According to SBDR reports, more than forty-five Southern Baptist churches in Alabama were destroyed or suffered damages from the historic tornadoes. Charles Watson, an SBDR leader from Central, Louisiana., near Baton Rouge, said five chaplains, six damage assessors, and twenty-one chainsaw teams arrived in Geraldine, Alabama, on Friday night following the storms. He expected another thirty volunteers to show up in the small northeast Alabama town the following week, for a total of sixty just from Louisiana. They used First Baptist Church-Geraldine as their base.

Larry Murphy and Kyle Jeffreys, DR leaders from Enterprise, Alabam, said twenty-two feeding unit volunteers cranked out some 10,000-11,000 meals at Rainsville’s Broadway Baptist Church over the first weekend.

“We brought 3,000 meals with us,” Murphy said in early May. “We had tractor trailers of ice and water donated from Kentucky and Tyson Foods. We’ll be here at least another week. Power is coming back on and that takes the pressure off the feeding operation.”

Alan Reese, an assessment volunteer from the Marshall County Baptist Association in nearby Guntersville, worked with Louisiana chainsaw teams.

“We’ve been in neighborhoods where there’s nothing we can do because everything is gone—total destruction,” Reese said. “Our primary focus is ‘Priority Ones,’ places with trees on houses or driveways. There’s plenty of work to do—not only here in Rainsville but on jobs in Albertville and Arab. We’re covering a pretty big area, just trying to find chainsaw jobs that will give people hope.”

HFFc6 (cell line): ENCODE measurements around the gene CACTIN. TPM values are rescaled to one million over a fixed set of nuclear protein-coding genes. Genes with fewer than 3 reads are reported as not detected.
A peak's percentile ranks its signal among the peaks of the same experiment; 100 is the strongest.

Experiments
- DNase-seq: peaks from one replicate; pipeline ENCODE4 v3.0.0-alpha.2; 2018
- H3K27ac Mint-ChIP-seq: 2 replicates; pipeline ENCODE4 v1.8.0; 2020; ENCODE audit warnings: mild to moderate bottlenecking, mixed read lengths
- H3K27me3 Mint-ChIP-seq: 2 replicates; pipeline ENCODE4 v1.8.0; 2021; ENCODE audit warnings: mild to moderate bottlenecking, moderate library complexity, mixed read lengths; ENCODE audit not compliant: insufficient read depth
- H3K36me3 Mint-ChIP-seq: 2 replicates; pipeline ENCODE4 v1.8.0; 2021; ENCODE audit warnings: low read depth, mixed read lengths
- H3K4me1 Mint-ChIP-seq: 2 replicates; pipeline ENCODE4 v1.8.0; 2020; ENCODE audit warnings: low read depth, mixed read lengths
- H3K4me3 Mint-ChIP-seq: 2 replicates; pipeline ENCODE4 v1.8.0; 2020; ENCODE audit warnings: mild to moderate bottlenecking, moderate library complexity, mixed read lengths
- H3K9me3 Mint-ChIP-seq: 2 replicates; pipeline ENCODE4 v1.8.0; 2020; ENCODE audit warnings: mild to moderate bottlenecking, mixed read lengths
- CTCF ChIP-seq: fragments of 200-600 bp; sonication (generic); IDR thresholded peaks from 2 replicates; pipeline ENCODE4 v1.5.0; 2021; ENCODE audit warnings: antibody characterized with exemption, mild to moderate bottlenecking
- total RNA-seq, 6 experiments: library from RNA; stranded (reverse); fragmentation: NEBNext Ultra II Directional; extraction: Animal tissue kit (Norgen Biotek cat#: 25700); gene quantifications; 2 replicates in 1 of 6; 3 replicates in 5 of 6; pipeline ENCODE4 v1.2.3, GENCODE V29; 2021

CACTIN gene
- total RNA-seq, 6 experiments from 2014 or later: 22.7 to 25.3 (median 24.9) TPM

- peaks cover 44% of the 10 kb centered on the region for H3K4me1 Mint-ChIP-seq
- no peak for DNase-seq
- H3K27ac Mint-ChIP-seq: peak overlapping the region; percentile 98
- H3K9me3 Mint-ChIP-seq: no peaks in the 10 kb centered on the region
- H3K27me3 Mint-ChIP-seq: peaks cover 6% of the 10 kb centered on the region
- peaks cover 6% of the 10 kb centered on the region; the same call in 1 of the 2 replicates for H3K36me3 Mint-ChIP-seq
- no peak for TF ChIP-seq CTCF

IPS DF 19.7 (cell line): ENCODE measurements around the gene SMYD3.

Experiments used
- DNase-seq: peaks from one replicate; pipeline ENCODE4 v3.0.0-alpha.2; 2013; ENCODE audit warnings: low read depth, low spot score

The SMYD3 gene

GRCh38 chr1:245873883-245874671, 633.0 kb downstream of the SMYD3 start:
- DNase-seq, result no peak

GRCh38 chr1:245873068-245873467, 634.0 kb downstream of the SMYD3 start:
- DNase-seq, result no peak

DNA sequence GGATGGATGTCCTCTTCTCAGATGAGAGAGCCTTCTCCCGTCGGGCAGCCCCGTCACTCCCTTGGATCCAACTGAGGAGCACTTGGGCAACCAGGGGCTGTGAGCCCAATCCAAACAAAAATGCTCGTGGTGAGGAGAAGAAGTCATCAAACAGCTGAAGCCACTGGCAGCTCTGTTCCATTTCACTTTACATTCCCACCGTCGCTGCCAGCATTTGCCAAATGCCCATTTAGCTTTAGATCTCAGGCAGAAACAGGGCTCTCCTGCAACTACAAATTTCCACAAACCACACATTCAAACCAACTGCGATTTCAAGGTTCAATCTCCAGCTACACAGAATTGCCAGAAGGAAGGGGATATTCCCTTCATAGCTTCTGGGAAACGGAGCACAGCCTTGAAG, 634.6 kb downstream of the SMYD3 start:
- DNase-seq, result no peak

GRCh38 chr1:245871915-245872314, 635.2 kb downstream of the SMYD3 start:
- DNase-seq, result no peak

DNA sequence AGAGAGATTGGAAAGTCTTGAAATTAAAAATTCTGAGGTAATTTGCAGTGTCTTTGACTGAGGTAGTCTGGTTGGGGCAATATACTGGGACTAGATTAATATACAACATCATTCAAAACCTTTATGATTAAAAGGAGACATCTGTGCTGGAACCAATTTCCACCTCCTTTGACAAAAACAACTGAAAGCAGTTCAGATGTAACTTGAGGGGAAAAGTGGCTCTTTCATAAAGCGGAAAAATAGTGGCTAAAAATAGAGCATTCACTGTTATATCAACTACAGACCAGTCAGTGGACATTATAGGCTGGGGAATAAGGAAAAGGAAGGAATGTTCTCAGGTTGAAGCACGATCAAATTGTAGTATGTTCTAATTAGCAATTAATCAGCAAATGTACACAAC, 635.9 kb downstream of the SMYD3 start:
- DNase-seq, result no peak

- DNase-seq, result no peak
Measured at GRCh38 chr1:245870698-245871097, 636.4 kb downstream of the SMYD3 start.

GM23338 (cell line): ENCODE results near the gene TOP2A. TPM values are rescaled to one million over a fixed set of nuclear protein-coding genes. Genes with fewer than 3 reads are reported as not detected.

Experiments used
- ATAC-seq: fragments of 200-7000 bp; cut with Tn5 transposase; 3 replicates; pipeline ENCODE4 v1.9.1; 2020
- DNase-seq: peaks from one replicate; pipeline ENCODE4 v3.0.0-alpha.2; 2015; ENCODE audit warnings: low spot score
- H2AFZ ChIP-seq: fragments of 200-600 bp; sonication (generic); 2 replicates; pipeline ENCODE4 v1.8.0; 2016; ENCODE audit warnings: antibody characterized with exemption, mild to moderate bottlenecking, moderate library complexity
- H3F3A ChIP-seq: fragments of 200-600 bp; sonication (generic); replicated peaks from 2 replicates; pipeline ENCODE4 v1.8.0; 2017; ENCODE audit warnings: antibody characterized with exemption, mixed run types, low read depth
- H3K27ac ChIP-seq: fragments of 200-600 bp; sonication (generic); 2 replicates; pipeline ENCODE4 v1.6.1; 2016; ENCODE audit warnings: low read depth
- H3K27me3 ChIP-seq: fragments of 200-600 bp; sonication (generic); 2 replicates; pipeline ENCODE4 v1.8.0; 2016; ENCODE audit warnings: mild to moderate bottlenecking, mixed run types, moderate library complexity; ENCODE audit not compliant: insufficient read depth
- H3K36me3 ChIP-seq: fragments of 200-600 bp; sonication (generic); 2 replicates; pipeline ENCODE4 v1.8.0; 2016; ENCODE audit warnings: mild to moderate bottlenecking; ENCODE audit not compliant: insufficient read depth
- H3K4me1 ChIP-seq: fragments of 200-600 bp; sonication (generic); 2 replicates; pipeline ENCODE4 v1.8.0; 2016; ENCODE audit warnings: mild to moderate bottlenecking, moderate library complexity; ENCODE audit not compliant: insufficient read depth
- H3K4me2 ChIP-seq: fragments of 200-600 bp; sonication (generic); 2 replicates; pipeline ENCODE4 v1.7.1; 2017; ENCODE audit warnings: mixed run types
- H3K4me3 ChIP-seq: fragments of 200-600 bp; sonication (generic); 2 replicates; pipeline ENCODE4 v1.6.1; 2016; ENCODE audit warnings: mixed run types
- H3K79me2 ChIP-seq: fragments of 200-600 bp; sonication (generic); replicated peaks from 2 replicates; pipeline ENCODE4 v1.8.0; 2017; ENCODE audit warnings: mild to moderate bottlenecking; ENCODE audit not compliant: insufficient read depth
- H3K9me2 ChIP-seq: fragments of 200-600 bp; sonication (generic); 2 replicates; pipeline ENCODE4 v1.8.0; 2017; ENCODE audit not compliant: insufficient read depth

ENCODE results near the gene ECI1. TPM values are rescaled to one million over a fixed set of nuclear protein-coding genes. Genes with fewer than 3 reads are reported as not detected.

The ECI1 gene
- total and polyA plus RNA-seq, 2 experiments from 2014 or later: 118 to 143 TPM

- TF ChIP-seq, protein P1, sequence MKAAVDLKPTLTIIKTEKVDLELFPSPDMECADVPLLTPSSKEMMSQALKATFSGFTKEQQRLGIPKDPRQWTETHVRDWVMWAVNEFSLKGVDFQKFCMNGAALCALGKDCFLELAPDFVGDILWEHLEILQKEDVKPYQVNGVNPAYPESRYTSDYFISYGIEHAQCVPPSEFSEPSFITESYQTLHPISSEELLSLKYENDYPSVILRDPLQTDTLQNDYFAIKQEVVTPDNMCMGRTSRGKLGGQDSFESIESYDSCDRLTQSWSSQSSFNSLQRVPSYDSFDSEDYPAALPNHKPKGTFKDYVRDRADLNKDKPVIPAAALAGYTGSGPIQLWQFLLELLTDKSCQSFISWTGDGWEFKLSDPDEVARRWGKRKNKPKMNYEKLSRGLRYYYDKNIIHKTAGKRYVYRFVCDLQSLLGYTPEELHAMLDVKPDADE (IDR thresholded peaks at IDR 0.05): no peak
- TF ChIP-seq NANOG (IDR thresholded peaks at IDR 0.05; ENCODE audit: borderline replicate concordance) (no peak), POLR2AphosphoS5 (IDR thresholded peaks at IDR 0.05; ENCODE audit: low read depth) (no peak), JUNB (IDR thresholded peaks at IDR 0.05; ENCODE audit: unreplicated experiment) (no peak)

Ken Clements, director of missions for the DeKalb County Baptist Association in Rainsville, said thirty-eight people were killed in DeKalb County.

“Mountain View Baptist Church in rural DeKalb County was totally destroyed, but they had 200 people in the worship service today [May 1],” Clements said. “Gov. Bentley was there.

“We’re just telling Southern Baptists that this is your Cooperative Program dollars at work!” Clements said.

Rainsville resident Roger Bouldin, himself a Southern Baptist and member of nearby Fyffe Baptist Church, was grateful for Kenny Hester of Pine Ridge, Alabama, and the other five members of the Alabama chainsaw team who took a large oak tree off his house.

“They’ve done a great job and I’m tickled to death,” said Bouldin, whose home was largely undamaged by the tornado. “It came through here about 6 p.m. Wednesday night, and we took off to the basement. It was really scary. But a lot of people had it a lot rougher than we did.”


Since this story broke, flooding and more tornadoes have impacted numerous sections of our country. Now is an ideal time for Southern Baptists to reflect the compassion of Christ in tangible ways. Not everyone can wield a chainsaw or shovel mud, but most can contribute to disaster relief efforts, and everyone can pray. If you would like to donate to NAMB’s disaster relief fund, you can give through your church or go to www.namb.net and click the “donate now” button. Other ways to donate are to call 1-866-407-NAMB (6262) or mail checks to NAMB, P.O. Box 116543, Atlanta, GA 30368-6543. Checks should be designated for “Southern Storms 2011.” Donations also can be sent via texting “NAMBDR” to the number “40579.” A one-time donation of $10 will be added to the caller’s mobile phone bill or deducted from any prepaid balance.

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  • Mickey Noah